This is not something that is just going to go away, or that has been hyped. I thought it was hyped when first data came out, but it is increasingly clear that this is very spreadable, and even a low percentage can kill massive numbers of people. Even the 1918 flu pandemic has a (in your terminology) a”low percentage” of 2.5% or so, which actually is a very high case fatality rate (flu is much, much lower than that!) and killed over 50 million people globally, and possibly many millions more.

    This is not something we need to minimize. It is very serious. Not “apocalyptic” but very serious!

    Comment by Ron Panzer | February 28, 2020 | Reply

    • Mr. Panzer;

      Thanks for the comment and while we mostly agree in many respects, my intent was not too minimize the virus but to downplay the hysteria. Many, many health experts are attempting today, to do the same. The news has over-cooked this. Consider the following;
      * The US mortality rate for influenza is 6.9%
      * The preliminary mortality rate for Coronavirus is 3.37% (and yes, my phraseology is correct).
      * The WHO projects the case mortality rate for Coronavirus to be below 3% worldwide, with a strong possibility that the realized rate will be below 2%.
      * The CDC has stated that the infectious rate is lower than influenza. It is not apparently as virulent and/or as disabling as RSV and in the end, may have about the same lethality (though RSV deaths are under-reported).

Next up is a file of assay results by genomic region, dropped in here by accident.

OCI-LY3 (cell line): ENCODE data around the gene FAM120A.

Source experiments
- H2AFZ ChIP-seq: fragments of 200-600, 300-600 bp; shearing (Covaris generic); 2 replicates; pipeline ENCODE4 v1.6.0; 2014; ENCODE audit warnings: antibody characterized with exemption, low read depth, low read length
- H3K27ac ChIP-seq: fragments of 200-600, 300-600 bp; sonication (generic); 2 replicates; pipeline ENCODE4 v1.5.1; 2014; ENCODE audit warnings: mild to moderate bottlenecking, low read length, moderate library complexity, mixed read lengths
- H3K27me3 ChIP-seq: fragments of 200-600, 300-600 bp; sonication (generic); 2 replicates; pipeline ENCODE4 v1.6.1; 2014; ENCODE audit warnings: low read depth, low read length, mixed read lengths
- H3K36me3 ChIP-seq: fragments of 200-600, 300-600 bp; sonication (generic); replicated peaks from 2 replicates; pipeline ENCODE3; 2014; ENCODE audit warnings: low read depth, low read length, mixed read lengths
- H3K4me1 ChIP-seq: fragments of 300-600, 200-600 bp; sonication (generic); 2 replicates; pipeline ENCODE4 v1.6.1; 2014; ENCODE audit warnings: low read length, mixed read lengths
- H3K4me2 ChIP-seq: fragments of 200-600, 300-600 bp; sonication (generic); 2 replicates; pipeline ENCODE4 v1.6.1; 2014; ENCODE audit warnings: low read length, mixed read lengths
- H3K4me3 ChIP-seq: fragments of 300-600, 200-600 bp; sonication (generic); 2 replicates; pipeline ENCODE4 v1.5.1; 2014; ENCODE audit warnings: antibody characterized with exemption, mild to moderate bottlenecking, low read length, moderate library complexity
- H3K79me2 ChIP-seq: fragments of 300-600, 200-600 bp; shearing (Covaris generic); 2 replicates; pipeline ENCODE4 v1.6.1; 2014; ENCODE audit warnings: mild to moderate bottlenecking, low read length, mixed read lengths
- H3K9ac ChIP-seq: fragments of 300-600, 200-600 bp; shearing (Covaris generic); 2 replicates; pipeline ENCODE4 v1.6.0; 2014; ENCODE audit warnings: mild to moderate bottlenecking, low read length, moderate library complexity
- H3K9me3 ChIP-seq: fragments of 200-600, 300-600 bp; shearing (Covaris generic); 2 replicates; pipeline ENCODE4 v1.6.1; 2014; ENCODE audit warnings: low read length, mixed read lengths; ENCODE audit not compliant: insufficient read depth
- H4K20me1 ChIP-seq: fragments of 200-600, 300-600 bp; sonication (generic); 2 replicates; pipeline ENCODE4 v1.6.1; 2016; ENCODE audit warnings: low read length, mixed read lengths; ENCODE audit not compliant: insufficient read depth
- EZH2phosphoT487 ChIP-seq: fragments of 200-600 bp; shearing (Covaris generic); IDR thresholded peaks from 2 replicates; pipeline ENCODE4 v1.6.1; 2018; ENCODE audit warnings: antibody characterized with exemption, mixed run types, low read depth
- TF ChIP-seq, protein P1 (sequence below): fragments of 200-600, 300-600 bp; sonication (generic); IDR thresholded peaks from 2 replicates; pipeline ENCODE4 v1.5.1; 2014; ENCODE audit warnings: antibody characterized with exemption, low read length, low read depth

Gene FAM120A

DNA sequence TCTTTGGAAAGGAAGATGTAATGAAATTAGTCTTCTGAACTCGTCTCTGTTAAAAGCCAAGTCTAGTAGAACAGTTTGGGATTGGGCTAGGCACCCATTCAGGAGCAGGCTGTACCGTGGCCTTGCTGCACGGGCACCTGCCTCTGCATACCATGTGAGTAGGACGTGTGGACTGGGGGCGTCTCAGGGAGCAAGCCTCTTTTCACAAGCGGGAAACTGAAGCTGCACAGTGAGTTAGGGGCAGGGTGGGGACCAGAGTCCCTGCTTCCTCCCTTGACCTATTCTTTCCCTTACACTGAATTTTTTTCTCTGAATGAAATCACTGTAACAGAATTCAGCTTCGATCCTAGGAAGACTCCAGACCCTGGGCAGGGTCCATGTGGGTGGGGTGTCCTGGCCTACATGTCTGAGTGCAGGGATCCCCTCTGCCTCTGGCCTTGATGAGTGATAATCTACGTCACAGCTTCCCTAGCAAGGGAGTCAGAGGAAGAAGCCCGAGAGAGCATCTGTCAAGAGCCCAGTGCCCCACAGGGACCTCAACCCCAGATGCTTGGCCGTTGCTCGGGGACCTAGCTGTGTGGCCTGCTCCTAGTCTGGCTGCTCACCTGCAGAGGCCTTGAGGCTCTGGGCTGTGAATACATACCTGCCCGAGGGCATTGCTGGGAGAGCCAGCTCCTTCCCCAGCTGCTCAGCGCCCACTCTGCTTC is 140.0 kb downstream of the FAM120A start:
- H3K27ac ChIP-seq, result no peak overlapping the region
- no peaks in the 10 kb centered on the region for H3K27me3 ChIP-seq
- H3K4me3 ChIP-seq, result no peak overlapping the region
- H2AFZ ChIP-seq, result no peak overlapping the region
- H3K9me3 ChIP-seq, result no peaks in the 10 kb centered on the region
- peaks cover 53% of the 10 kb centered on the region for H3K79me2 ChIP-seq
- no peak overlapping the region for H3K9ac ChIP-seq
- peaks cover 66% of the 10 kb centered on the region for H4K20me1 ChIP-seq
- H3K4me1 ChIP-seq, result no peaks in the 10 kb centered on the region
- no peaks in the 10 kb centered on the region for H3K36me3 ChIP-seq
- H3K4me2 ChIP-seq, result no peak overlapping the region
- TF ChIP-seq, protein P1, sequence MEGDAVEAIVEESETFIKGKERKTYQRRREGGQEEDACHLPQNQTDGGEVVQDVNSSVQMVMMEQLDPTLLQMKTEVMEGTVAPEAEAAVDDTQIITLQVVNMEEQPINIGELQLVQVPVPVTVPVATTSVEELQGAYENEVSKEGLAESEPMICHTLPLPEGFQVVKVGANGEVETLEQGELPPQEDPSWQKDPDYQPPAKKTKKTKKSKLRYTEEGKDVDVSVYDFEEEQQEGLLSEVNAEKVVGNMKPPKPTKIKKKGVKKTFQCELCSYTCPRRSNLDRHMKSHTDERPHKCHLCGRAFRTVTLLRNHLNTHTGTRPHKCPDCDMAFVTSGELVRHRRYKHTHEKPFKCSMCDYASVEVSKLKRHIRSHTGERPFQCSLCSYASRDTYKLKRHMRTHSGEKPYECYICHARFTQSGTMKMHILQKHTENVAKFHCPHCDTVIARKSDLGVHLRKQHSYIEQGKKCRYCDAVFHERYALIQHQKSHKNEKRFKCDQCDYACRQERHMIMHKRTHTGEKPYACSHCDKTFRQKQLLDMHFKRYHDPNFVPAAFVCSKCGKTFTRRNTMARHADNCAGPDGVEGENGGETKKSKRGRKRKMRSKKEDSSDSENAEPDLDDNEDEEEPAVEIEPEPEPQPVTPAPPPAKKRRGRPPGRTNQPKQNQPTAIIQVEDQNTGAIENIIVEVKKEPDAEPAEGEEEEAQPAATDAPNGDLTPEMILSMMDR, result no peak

* The vast majority of Coronavirus cases are or have, fully recovered.

      My point in the post was not to minimize the virus and its associated health risks. I said so numerous times. My point was that the context was lost. Driving a car on a US highway carries a high degree of mortality risk, increasing the more one drives and the further one drives. We think nothing about getting behind the wheel. Today, in the US, the probability of death due to a hospital acquired infection is greater than the probability of dying from the Coronavirus. HAI risk isn’t being covered by the news 24/7. Shouldn’t it be? Of course not – the coverage would create mass panic and distrust in our healthcare system. Fear escalates from the unknown and the spread of misinformation or incomplete information. I believe that is what is going on with Coronavirus today – fear resultant from misinformation and incomplete information spread across common news sources.